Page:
The problem with gay marriage

Discussion in 'Political Action Forum' started by Tuck31, Jun 17, 2010.

  1. Tuck31

    Tuck31 Elite Refuge Member

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    And the perfect solution.

    TYRRELL: A marriage proposal
    States should leave matrimony to churches

    By R. Emmett Tyrrell Jr., R. Emmett Tyrrell Jr.
    5:47 p.m., Wednesday, June 16, 2010

    The campaign to overturn California's Proposition 8 in the courts is a perfect example of one of my most deeply held findings. Check that. Two of my most deeply held findings.

    The first is that liberals always go too far. They often start out with a good value and drive it right off the cliff. For instance, they start with peace or justice or tolerance, and they go off the rails, usually getting the opposite. The second finding is that conservatives embrace greater diversity than liberals. They are not ideologues but rather creatures of a philosophy that allows them more latitude than liberals, who really are ideologues.

    Let us dilate on the last matter first, as it shines a light on conservatism that is rarely noted. Two major legal minds of the conservative movement are on either side of the case over Proposition 8. One is Charles J. Cooper. He is a star in the conservative legal firmament, and he considers marriage to be a matter between a man and a woman. The other is Ted Olson. He considers it to be a matter of man and woman, woman and woman, and man and man. As he told The Washington Post the other day, discrimination on the basis of sex "is wrong and it's hurtful, and I have never understood it."

    Both are friends of mine, and I respect both men's views, though I side with Mr. Cooper. Moreover, I wonder about the liberals who hold these values today. Where were they in, say, 1960 or 1950, or any time back when homosexual rights were unthinkable? But here we are in 2010, and the whole liberal movement is with Ted. OK, I am with them, to a point.

    When I got to think about it, I thought it was wrong to deny a stable couple, whether woman and woman or man and man, certain rights. For instance, the right to visit a partner in a hospital.I am told that right is often denied homosexuals. Or the right to enter into a health policy, the right to insurance or to inheritance.There are all sorts of rights and obligations that a couple wants to share and cannot. But with the simple expedient of a civil contract, they can have them, so why bar people from this? They can live together. Why not help them live stably?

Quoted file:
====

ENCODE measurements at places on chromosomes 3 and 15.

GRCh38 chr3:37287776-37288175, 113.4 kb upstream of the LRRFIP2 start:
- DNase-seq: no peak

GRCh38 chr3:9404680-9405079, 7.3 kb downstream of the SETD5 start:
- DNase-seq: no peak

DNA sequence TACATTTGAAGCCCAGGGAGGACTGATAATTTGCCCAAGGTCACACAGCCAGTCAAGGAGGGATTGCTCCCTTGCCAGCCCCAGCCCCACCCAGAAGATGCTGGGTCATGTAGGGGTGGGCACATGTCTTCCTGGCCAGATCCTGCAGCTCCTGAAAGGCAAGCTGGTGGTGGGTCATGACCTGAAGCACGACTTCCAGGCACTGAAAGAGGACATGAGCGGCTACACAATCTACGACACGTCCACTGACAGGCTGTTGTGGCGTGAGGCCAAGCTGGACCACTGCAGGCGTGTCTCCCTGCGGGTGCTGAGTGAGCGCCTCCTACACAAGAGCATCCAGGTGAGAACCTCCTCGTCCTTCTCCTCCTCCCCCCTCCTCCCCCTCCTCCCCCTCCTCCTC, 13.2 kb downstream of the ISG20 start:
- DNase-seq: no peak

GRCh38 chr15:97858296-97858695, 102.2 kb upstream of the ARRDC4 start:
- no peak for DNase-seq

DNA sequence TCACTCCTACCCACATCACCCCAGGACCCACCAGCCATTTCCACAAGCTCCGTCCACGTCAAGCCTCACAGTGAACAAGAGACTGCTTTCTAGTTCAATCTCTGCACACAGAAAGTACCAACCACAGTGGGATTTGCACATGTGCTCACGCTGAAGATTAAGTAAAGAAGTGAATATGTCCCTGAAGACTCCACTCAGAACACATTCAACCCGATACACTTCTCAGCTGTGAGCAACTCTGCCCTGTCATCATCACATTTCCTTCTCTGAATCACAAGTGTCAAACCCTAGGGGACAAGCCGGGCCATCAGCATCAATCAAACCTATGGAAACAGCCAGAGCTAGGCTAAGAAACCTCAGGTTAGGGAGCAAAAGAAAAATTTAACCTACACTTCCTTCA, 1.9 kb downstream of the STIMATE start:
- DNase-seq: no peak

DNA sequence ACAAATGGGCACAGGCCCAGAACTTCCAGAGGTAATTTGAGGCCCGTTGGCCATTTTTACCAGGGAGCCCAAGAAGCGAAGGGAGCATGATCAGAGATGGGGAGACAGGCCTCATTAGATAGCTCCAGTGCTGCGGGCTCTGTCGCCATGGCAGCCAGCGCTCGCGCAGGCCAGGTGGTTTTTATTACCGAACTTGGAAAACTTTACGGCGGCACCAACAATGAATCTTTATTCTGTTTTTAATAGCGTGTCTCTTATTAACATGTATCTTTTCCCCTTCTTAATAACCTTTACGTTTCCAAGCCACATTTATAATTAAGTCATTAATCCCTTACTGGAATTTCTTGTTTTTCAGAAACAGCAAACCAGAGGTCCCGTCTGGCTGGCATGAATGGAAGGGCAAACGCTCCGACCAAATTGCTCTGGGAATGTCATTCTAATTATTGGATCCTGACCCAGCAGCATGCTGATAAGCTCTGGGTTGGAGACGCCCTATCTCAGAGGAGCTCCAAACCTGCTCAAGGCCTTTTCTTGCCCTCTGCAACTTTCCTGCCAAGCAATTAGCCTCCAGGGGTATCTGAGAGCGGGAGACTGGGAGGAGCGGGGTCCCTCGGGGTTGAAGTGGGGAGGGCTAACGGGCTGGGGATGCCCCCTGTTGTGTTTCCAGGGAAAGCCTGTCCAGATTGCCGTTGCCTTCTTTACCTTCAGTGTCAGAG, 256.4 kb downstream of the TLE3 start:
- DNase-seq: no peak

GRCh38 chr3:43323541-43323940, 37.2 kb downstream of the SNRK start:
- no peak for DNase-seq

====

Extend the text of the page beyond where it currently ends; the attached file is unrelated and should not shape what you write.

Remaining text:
But this is not what the organized gays want. They want to claim that a union that cannot possibly produce babies can. They even could raise babies they have adopted, but they want to claim the usufructs for marriage. It is on the face of it a nonsense, but it is a nonsense that is claimed by homosexuals. Why?

    Is it just another example of the left going too far? Is it an example of the extremism of the left that we have seen so many times before, of the left taking a perfectly good institution and destroying it? Or is there a method to this madness?

    Some believe that those wanting marriage extended to homosexuals want it because it is the first step in the effort to deny tax-exempt status to churches and synagogues. First, marriage is extended to homosexuals. Then religious organizations deny homosexuals the right to marry. Then those organizations have their tax-exempt status denied them for denying a right to homosexuals, namely the right to marry.

    Thus, while the organized homosexuals are proceeding to demand the "right" to marry pursuant to a larger issue, perhaps we should short-circuit this tricky business. We should privatize marriage. The state merely enforces contracts between two people, a man and a woman, a woman and woman, a man and a man. Meanwhile, the churches and synagogues extend the sacrament for those who want it. Get the state out of the love and sacrament business. Everyone is happy, no?

    That, come to think of it, introduces another of my deeply held findings. Conservatives have more peaceful solutions for social problems, some of which the liberals just make up.

    R. Emmett Tyrrell Jr. is the founder and editor-in-chief of the American Spectator and an adjunct scholar at the Hudson Institute. His new book is "After the Hangover: The Conservatives' Road to Recovery" (Thomas Nelson, 2010).
     
  2. The Hilljack

    The Hilljack Elite Refuge Member

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    I support gay marriage as long as both chicks are hot. :dv
     
  3. okie drake

    okie drake Elite Refuge Member

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    Interesting article.

    I would first disagree with the general assessment of conservatives. I think that without question as long as rights are attached to marriage in this country then it's discriminatory to not allow any two consenting adults to enter such an arrangement. I have yet to see anyone who feels differently explain how any argument they use could not be used to deny interracial marriage.

    However, we've had that debate before and I don't need to start it again here.

    On the article in question.....the position that conservatives embrace diversity more than liberals is hard to defend when the vast majority of conservatives oppose the legality of homosexual marriage (note 'legality', I oppose it morally. Big difference) based on religious views and tradition. At the end of the day those arguments are irrelevant. What marriage has been is not an adequate defense-----at one point women hadn't 'traditionally' voted. One's religious opposition doesn't matter either. I oppose it on those grounds as well, but that's no basis for law.